In Miami, Representative David Rivera, a Republican, is seeking re-election amid accusations of political skulduggery during the primary campaign and a criminal investigation into a separate matter.
Farther north, on the Treasure Coast, Representative Allen West and his Democratic challenger, Patrick Murphy, are thumping each other with television advertisements that portray Mr. Murphy as an irresponsible party boy (complete with a 2003 mug shot after a South Beach bar brawl) and Mr. West as a man with a tarnished military career.
“Nasty is the new normal in Florida,” said Dan Gelber, a former state senator and Democratic leader in the State Capitol who is not inclined to shirk from the state’s political tussles. “Politics here is very gutterlike. It’s like a very bad reality TV show that still gets very high ratings.”
Because elections are so tight and a small number of votes can decide races, each voter is highly coveted and doggedly targeted.
“It’s a true swing state, and a close state ignites people’s passions,” said Roger Stone, a longtime Republican consultant who lives in Miami Beach. Add to that the state’s mix of immigrants, many from countries well practiced in tainted politics, and New Yorkers, who are accustomed to delighting in political rumbles, and the result is not altogether unpredictable.
Nowhere is this more obvious than in South Florida.
Since he was elected to Congress in 2010, Mr. Rivera, one of three Republican Cuban-American House members from Miami, has been dogged by allegations of wrongdoing while he was a state legislator. On Wednesday he was charged by the Florida Commission on Ethics with 11 counts of filing fraudulent financial disclosure forms, misusing campaign funds and concealing a $1 million consulting contract with a Miami gambling business while he served in the State House.
Mr. Rivera, who was Senator Marco Rubio’s roommate when both were state representatives, called the charges false in a statement, but he is also confronting another series of damaging accusations.
The Miami Herald has reported that Mr. Rivera ran a puppet candidate in the Democratic primary against his Democratic challenger, Joe Garcia, who lost to Mr. Rivera in 2010. The candidate, Justin Lamar Sternad, a part-time hotel worker with no political experience, has told the F.B.I. that Mr. Rivera was secretly behind his race, The Herald reported. The newspaper said Mr. Rivera funneled as much as $43,000 to Mr. Sternad, who paid cash this summer for expensive campaign fliers attacking Mr. Garcia. A federal grand jury is investigating.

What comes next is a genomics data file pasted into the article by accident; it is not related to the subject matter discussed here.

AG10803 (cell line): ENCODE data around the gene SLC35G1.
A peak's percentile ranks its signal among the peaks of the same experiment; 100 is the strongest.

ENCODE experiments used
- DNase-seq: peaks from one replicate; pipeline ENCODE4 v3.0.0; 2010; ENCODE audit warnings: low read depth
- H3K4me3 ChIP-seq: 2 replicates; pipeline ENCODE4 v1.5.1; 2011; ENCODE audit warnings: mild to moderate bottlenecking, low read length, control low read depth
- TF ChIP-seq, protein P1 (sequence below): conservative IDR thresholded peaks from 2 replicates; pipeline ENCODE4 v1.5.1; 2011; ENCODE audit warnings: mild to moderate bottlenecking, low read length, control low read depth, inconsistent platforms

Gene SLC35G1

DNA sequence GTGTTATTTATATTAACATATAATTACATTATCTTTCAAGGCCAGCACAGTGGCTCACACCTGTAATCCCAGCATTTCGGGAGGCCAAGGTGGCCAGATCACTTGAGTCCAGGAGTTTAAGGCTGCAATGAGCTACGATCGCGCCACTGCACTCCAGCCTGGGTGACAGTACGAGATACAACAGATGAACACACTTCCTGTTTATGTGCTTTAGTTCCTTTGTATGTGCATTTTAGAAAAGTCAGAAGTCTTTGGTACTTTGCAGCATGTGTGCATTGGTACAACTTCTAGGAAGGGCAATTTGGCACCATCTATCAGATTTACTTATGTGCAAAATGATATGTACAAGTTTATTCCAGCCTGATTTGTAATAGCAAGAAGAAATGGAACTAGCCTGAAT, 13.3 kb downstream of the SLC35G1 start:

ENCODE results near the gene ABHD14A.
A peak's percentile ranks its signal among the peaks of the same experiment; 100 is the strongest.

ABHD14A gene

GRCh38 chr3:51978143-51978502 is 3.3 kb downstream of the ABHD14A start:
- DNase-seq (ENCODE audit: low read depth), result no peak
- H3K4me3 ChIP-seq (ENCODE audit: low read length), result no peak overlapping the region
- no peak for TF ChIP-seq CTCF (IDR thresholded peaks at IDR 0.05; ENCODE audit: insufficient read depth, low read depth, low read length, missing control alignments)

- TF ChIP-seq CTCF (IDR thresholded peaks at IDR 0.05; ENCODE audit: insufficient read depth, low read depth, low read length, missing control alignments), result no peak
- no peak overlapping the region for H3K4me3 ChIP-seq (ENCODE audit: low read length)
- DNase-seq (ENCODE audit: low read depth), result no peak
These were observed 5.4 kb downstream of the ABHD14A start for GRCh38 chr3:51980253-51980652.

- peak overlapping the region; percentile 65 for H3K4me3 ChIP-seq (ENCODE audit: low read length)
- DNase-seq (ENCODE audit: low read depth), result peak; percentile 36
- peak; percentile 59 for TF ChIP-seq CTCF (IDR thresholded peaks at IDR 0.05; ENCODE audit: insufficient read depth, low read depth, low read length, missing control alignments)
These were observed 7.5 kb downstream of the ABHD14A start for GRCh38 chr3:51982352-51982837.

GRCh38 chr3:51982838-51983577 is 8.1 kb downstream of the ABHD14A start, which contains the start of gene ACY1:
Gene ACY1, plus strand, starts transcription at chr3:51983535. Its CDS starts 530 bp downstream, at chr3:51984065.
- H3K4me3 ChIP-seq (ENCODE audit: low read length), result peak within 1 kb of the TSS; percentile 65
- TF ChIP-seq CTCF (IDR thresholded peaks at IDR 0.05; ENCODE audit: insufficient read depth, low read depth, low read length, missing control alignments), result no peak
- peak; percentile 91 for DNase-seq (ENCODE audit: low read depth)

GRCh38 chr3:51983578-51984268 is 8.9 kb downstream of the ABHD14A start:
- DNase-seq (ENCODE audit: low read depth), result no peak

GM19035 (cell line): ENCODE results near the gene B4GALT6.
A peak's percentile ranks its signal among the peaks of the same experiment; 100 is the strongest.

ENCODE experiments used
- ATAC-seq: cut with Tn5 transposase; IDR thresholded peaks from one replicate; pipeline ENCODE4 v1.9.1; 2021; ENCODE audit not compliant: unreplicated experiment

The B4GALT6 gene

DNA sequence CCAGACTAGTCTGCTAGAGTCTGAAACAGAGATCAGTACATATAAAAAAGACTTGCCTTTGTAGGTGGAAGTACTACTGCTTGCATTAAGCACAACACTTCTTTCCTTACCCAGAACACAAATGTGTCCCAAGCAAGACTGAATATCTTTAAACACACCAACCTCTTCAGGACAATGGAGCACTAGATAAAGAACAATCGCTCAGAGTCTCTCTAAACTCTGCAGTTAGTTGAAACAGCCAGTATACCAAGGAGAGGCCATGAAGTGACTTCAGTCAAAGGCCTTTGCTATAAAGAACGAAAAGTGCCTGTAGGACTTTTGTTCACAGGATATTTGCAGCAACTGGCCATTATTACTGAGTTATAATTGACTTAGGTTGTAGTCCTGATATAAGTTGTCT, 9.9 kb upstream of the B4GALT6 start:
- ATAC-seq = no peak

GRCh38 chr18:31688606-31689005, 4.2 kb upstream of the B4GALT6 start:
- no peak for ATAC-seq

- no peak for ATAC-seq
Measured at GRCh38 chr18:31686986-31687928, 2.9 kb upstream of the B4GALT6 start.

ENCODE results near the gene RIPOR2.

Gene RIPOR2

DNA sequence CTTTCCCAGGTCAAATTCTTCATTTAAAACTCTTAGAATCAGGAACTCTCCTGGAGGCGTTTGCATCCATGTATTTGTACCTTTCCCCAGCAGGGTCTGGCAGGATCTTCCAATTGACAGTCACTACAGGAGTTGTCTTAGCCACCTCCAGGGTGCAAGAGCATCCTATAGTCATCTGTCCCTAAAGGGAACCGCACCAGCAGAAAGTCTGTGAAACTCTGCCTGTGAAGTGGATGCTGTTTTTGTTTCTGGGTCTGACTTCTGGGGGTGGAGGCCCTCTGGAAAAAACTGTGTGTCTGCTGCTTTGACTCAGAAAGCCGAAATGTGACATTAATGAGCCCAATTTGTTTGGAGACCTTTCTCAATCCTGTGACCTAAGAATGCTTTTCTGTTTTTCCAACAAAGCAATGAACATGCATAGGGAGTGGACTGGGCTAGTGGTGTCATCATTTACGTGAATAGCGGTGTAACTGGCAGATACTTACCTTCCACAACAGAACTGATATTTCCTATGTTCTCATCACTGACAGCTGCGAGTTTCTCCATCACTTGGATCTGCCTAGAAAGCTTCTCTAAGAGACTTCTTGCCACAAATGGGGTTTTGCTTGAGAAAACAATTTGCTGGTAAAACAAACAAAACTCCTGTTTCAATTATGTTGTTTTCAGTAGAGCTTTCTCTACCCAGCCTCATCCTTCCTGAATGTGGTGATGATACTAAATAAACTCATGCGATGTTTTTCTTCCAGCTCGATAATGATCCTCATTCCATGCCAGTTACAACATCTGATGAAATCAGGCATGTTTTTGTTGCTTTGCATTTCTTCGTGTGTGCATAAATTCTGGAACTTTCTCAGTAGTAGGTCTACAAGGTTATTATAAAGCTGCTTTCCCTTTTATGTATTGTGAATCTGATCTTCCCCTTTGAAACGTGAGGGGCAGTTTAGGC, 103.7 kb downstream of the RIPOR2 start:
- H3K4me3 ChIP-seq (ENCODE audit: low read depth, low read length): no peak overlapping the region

One witness in the case — a political operative who describes herself on Twitter as a “Republican Political Guru and Conservative Bad Girl!” — vanished hours before she was scheduled to talk to prosecutors. Mr. Rivera, who declined through his lawyer to comment, has said he has done nothing wrong and knows of no investigation.
“We are not going to respond to unfounded rumors and innuendo,” said his lawyer, Michael R. Band. But, he added, “it’s like a Carl Hiaasen novel.”
Analysts say Mr. Garcia stands a good chance of winning next month. And if so, he would be a new breed of Cuban-American in the House: a Democrat who supports travel by Americans to Cuba.
Meanwhile, his party has stepped back from Mr. Rivera.
“I know the Republicans are putting enormous pressure on him to drop out,” Mr. Stone said, adding that Mr. Rubio has been asked to intervene.
But Mr. Rivera, who was named the most corrupt member of Congress this year by Citizens for Responsibility and Ethics, a nonpartisan group in Washington, has refused to back down. Recently, he ran a television advertisement saying, inaccurately, that Mr. Garcia was “under investigation for breaking the law.”
Last week, Mr. Garcia counterpunched, starting a Web site,
davidriverafacts.com, delineating the accusations. An accompanying video warns: “The more we know, the worse it gets.”